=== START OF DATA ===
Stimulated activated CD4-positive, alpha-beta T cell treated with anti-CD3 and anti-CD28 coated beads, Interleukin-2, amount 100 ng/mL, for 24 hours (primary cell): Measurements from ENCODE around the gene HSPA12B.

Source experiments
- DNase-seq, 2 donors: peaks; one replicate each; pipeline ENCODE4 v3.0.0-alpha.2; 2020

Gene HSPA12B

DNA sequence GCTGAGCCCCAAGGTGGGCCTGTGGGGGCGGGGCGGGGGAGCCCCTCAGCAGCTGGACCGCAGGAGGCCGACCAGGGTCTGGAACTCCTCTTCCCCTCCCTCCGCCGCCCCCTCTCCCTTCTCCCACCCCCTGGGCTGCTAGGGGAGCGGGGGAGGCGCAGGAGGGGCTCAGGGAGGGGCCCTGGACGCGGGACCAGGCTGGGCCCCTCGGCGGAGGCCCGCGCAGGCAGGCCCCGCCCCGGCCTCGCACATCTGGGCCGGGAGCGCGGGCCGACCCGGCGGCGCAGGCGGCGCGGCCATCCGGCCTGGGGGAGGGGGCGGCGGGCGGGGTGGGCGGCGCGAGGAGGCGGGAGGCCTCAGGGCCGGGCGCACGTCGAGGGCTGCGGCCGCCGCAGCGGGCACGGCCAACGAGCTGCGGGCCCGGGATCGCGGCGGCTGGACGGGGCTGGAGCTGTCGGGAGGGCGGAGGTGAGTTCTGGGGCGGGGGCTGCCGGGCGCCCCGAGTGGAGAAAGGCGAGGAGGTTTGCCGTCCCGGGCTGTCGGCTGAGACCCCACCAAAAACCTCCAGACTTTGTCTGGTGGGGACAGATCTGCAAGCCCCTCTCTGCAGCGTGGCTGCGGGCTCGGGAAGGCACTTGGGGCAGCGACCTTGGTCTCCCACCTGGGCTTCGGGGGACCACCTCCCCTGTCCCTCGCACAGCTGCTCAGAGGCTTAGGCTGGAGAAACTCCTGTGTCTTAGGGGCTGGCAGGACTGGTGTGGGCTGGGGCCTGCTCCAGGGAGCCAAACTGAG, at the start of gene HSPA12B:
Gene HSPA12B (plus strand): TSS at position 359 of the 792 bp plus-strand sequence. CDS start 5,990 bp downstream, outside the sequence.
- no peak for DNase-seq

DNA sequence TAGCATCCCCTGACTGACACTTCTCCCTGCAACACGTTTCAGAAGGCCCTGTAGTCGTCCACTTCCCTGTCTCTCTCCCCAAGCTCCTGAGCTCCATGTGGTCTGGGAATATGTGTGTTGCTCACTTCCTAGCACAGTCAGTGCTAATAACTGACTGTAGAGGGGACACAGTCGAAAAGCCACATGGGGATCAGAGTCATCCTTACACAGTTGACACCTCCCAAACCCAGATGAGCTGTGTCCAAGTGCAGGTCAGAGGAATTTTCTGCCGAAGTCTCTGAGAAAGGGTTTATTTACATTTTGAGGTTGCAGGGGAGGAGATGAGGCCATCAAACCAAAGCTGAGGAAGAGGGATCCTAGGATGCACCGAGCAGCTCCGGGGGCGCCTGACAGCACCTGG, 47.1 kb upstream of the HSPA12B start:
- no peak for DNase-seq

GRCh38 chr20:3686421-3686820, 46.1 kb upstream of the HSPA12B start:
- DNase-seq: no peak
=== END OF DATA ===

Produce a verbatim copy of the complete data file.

Stimulated activated CD4-positive, alpha-beta T cell treated with anti-CD3 and anti-CD28 coated beads, Interleukin-2, amount 100 ng/mL, for 24 hours (primary cell): Measurements from ENCODE around the gene HSPA12B.

Source experiments
- DNase-seq, 2 donors: peaks; one replicate each; pipeline ENCODE4 v3.0.0-alpha.2; 2020

Gene HSPA12B

DNA sequence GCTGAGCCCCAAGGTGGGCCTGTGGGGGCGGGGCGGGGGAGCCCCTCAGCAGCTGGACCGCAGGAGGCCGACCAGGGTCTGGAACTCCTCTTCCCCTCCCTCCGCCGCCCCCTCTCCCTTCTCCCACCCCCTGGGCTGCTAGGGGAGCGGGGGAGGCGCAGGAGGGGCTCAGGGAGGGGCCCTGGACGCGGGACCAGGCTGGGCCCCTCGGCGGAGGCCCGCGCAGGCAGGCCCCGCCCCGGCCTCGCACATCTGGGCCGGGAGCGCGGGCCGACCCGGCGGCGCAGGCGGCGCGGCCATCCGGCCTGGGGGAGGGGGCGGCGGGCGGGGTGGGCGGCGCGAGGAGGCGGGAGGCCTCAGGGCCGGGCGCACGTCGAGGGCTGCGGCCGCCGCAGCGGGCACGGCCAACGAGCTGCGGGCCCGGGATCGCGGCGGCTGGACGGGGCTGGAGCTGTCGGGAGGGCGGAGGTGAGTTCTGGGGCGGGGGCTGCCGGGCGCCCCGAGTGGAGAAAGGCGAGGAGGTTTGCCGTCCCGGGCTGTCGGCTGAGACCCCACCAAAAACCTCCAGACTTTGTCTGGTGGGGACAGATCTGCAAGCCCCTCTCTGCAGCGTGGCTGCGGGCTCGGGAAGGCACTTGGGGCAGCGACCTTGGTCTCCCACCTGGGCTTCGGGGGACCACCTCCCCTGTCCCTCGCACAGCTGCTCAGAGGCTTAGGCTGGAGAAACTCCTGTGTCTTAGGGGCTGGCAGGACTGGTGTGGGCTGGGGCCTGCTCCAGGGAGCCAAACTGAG, at the start of gene HSPA12B:
Gene HSPA12B (plus strand): TSS at position 359 of the 792 bp plus-strand sequence. CDS start 5,990 bp downstream, outside the sequence.
- no peak for DNase-seq

DNA sequence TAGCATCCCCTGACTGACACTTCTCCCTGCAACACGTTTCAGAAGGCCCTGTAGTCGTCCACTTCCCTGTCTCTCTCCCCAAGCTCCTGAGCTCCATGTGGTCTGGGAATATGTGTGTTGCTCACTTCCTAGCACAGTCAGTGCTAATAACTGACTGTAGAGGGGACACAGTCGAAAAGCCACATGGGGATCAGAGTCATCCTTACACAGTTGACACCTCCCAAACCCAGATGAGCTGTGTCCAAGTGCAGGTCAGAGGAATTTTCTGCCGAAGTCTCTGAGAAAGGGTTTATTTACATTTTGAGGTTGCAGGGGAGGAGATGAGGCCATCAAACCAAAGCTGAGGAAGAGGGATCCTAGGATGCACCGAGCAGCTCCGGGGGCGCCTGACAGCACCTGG, 47.1 kb upstream of the HSPA12B start:
- no peak for DNase-seq

GRCh38 chr20:3686421-3686820, 46.1 kb upstream of the HSPA12B start:
- DNase-seq: no peak